The most violent confrontation in months between Israel and Palestinian militants has continued for a third straight day, as Israeli war planes struck targets in the Gaza Strip and militants fired rockets towards Jerusalem and southern Israel.
There were no immediate reports of casualties on either side on Friday, as foreign mediators pressed ahead with efforts to reach a ceasefire.
The past few days of fighting have killed 31 Palestinians in Gaza and a 70-year-old man in central Israel.
Residents in Israeli settlements surrounding Jerusalem reported hearing explosions and seeing black smoke rising from the hills after an apparent missile interception.
A rocket slammed into an open field in the south Jerusalem settlement of Bat Ayin, said Josh Hasten, a spokesperson for the area.
Videos showed Israelis jumping out of their cars and crouching as the sirens sounded.
An umbrella group of Gaza-based Palestinian factions known as the “joint operations room” said that they’d launched rockets “in response to the assassinations and continued aggression toward the Palestinian people”.
The Israeli military said its war planes were striking Islamic Jihad targets in response to the rockets.
The cross-border exchanges this week have pitted Israel against Islamic Jihad, the second-largest militant group in Gaza after the territory’s Hamas rulers.
Since Tuesday, Israel says its strikes have killed five senior Islamic Jihad figures.
Islamic Jihad has retaliated with over 800 rockets fire toward densely populated parts of Israel. In that time, Israel’s military said it has used air strikes to hit at least 215 targets in Gaza, including rocket and mortar launch sites and militants preparing to use them.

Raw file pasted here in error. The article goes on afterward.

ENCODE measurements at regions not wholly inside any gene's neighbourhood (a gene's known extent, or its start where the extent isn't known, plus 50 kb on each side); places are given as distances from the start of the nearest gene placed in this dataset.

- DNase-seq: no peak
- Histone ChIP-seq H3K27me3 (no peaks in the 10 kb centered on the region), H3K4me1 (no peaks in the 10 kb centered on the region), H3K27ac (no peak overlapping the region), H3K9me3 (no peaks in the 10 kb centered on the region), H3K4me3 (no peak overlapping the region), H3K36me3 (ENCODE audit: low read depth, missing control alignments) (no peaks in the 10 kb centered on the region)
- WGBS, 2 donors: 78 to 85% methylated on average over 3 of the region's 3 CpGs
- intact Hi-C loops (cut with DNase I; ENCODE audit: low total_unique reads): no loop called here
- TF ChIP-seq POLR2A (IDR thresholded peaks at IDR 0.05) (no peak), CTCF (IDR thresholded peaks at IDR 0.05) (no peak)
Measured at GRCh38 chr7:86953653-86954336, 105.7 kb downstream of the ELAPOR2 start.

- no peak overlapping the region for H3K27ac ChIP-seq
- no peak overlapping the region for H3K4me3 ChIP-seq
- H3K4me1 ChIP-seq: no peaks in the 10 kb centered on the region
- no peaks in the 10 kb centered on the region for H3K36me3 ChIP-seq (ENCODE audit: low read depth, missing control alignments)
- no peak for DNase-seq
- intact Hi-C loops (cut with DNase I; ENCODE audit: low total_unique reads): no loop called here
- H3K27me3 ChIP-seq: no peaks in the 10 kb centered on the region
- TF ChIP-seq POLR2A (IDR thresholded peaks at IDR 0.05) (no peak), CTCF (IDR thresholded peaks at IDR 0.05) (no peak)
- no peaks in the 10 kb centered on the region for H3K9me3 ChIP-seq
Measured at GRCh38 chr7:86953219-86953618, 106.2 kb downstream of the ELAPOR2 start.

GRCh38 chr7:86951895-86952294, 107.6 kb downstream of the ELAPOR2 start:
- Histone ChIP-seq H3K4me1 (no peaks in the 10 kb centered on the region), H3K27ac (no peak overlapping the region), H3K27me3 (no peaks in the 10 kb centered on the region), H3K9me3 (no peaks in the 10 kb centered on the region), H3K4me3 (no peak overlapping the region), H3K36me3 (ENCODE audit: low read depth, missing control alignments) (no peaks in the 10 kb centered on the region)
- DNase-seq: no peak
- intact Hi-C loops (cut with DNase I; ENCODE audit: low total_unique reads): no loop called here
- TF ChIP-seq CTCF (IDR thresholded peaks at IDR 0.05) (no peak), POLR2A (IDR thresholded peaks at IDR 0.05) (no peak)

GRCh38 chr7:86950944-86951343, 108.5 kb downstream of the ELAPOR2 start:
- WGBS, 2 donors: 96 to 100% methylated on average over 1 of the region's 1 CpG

Israeli bombs and shells have destroyed 47 housing units, and damaged 19 so badly they were uninhabitable, leaving 165 Palestinians homeless, Gaza’s housing ministry reported. In addition, nearly 300 homes sustained some damage.
At least three of the children were killed by misfired Palestinian rockets, according to the Israeli military and the Palestinian Centre for Rights. More than 90 Palestinians have been wounded, the Palestinian health ministry reported.
The civilians deaths have drawn condemnation from the Arab world and concern from the United States and Europe.
In its past four wars against Hamas, Israel has repeatedly faced accusations of war crimes due to the high civilian death tolls and its use of heavy weapons against the crowded enclave.
Israel, in turn, contends that Palestinian militant groups use civilians as human shields by fighting in their midst.
The group, which seized control of Gaza in 2007, has sat out this round of fighting – as it did a similar burst of violence last summer. In a sign of restraint, Israel has limited its air strikes to Islamic Jihad targets.
Both sides had seemed on the brink of a ceasefire before the eruption of Thursday’s violence. Friday’s relative calm boosted hopes of progress.
Hamas officials told local media that Egypt was ramping up its diplomatic efforts to stop the fighting through “intensive contacts” with both Hamas and Islamic Jihad.
Islamic Jihad figures have sent mixed signals about the ceasefire talks. Senior official Ihsan Attaya complained on Friday that the mediators “have been unable to provide us with any guarantees”.
A sticking point has been Islamic Jihad’s demands that Israel cease its policy of targeted killings, Mr Attaya said.
Islamic Jihad political bureau member Mohamad al-Hindi sounded more optimistic. From Cairo, where he travelled on Thursday to hash out the details of a possible truce, he told media that he hoped both sides “would reach a ceasefire agreement and honour it today”.